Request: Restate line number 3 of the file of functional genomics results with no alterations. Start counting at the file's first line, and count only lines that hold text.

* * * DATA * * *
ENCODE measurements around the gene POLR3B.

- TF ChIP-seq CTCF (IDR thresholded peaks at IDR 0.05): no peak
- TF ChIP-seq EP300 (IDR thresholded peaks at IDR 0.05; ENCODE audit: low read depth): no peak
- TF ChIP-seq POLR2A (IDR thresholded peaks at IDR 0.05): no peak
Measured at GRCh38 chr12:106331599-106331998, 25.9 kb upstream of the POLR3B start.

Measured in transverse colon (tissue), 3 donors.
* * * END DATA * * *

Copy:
- TF ChIP-seq EP300 (IDR thresholded peaks at IDR 0.05; ENCODE audit: low read depth): no peak